During Y'allFest 2016, I had the opportunity to meet Nicola Yoon (not that she'd remember me, she undoubtedly made a bigger impression on me than I did on her.) Shortly thereafter, I was able to snag a ebbed copy of her TheSun is Also a Star from my fabulous Charleston County Public Library, and fell into that segment of the world that loved the book, enough so that when Blogging for Books offered it, I said yes. I rarely reread books within in a year, let alone within months of the initial cracking of covers, but this is one case, perhaps the only, where I reread it within months. My first read was one of those wild "I can't put this book down and need to see what happens" gallops, so my second was a more leisurely revisit, a wandering through the remarkable prose and the New York Day of Natasha and Daniel.

The publisher's blurb actually didn't win me. It was hearing the attendees at Y'allFest that got me to pick the book up. I was intrigued to see how Yoon handled the concept: Two teenagers, with nothing in common except the city they live meet and fall in love on the day one of them is being deported back to Jamaica. Told from alternating viewpoints, the story is endearing, thoughtful, informative, and a very special gift to readers.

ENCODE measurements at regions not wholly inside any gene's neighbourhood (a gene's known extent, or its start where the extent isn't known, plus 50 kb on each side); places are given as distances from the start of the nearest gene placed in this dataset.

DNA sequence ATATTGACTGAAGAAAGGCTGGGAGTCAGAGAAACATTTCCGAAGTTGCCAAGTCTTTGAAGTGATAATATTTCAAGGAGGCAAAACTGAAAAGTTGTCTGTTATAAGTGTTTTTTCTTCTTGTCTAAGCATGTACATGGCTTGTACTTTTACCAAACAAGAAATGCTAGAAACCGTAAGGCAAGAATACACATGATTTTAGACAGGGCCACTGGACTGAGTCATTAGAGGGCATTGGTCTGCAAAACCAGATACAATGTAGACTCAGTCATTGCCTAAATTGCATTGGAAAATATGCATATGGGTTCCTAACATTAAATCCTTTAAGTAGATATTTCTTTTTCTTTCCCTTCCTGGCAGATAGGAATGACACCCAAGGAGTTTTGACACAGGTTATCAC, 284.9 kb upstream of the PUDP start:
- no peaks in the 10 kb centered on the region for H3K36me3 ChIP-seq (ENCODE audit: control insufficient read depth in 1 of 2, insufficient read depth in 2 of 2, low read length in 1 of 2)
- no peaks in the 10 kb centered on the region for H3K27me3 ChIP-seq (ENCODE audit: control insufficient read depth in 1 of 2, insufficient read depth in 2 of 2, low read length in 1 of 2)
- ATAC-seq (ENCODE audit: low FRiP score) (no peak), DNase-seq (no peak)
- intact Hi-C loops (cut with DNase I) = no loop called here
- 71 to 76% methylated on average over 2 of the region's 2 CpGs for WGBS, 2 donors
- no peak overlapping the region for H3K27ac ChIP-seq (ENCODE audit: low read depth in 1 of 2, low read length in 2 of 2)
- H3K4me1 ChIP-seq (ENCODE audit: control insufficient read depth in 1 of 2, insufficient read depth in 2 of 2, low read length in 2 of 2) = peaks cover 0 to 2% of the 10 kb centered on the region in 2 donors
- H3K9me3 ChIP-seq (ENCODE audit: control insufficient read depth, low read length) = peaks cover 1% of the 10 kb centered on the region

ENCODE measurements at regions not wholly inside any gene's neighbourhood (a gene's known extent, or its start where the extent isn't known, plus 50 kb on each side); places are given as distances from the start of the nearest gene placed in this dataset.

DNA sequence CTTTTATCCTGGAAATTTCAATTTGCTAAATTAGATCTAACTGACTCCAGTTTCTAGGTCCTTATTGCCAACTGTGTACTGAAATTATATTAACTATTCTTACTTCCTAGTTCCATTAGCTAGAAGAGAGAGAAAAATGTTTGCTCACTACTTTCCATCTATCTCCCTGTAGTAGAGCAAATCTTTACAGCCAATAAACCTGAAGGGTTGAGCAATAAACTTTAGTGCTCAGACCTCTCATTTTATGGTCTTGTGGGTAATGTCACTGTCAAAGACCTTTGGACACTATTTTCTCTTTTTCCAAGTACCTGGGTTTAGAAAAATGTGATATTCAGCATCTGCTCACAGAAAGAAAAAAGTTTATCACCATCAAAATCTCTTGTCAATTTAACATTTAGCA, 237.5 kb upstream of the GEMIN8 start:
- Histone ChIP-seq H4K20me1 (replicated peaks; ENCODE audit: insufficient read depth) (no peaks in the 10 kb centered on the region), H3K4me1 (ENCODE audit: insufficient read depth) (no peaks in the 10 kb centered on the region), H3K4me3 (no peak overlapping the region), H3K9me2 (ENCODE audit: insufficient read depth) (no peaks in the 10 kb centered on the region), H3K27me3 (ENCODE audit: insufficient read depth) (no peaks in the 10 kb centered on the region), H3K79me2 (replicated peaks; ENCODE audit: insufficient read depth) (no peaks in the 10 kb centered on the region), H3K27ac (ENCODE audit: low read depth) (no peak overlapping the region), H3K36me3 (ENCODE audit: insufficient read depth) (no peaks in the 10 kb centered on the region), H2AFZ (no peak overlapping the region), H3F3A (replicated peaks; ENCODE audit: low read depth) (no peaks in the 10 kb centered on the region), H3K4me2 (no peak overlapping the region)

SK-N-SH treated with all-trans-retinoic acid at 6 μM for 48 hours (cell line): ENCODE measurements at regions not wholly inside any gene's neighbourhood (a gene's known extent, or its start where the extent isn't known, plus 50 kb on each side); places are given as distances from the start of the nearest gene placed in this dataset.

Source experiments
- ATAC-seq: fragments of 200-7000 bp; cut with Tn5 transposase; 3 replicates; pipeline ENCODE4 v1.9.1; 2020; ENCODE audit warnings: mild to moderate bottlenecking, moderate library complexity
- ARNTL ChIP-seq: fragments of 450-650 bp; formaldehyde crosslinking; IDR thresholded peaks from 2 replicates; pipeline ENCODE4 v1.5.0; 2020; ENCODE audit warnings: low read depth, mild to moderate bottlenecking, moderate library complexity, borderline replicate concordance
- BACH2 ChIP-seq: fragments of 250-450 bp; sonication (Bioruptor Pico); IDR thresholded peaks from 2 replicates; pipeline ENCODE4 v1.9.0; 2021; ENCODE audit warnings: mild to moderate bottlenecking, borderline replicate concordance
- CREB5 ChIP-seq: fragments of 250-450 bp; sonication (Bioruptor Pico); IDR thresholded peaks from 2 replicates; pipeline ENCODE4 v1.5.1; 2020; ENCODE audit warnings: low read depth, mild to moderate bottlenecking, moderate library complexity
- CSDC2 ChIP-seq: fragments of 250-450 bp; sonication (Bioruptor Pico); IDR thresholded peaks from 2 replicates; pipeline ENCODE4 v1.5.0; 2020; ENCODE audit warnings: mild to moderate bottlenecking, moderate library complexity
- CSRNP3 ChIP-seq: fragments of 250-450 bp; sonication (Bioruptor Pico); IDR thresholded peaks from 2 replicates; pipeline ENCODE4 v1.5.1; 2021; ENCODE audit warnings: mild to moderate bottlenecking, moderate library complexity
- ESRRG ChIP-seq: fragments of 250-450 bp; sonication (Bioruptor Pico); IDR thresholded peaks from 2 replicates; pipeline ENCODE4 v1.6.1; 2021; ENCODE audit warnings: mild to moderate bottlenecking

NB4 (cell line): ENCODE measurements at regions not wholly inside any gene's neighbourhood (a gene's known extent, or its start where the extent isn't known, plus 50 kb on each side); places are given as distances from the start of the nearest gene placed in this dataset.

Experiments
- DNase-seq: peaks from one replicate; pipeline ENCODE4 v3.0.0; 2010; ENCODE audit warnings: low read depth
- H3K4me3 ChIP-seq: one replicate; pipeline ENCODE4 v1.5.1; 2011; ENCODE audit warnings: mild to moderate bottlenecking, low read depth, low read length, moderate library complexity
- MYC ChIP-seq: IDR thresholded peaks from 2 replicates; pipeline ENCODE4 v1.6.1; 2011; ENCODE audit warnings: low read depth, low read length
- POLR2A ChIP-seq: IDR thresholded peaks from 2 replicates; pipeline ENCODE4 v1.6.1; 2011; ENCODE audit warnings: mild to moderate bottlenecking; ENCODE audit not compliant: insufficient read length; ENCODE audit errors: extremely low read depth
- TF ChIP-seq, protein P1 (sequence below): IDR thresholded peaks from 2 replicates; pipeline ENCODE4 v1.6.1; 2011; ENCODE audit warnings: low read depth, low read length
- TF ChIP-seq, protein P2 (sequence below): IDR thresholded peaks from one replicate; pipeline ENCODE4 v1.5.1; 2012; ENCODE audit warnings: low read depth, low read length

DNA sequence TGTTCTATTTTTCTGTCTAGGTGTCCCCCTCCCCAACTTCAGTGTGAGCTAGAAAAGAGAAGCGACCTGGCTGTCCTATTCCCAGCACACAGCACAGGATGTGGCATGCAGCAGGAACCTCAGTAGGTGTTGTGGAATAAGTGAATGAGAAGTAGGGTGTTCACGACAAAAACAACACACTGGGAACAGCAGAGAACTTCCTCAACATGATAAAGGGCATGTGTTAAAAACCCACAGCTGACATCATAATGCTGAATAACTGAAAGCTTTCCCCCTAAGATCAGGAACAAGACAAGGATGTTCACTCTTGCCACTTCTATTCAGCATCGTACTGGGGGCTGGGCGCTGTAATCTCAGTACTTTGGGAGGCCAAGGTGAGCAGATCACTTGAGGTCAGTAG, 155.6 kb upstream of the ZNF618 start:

I also am fascinated by the cover, so did a bit of research on it. The jacket art is by Dominique Falla, design by Elaine C Damasco. As anyone who has ever done this type of art knows, this in an amazing work and I remain in awe of Dominique Falla's skill as a tactile typographer and string artist. Even had I not felt the way I do about the book, as a lover of art, the book would have grabbed the art lover in me.

Thank you to Blogging for Books, Delacorte Press, Random House Books, Dominique Falla, and of course Nicola Yoon, for bringing this book to me.

SaveSaveSaveSave

Sunday, January 22, 2017

Love, not hate, makes America great

I was born the year after Rosa Parks took her bus seat in history. My first birthday came just a week or so after Little Rock Central High School was desegregated. Nonviolent protest was a common topic among my parents and their friends. At the Ethical Society, where my family went for Sunday discussions with like minded individuals, we children learned a hymn to humanism, which included a paraphrase of Felix Adler's words: "This place we meet to seek the highest is holy ground." Before I turned three, as the Civil Rights Movement gained strength, I have a clear memory of asking my father what race were we. My father paused from his reading, and pondered a moment. My dad, who had eyebrows that rivaled John L. Lewis, ran his fingers through that forest as he did when he was in deep thought. He sighed, and then nodded his head, signifying agreement to some unspoken idea. Then he told me I was of the Human Race and to never forget that. The Human Race. Others might try and break that down, try to belittle one part of the Human Race or another based on beliefs, or color, or sex, or ability, but that was a ploy to something unworthy. We are all part of the same thing.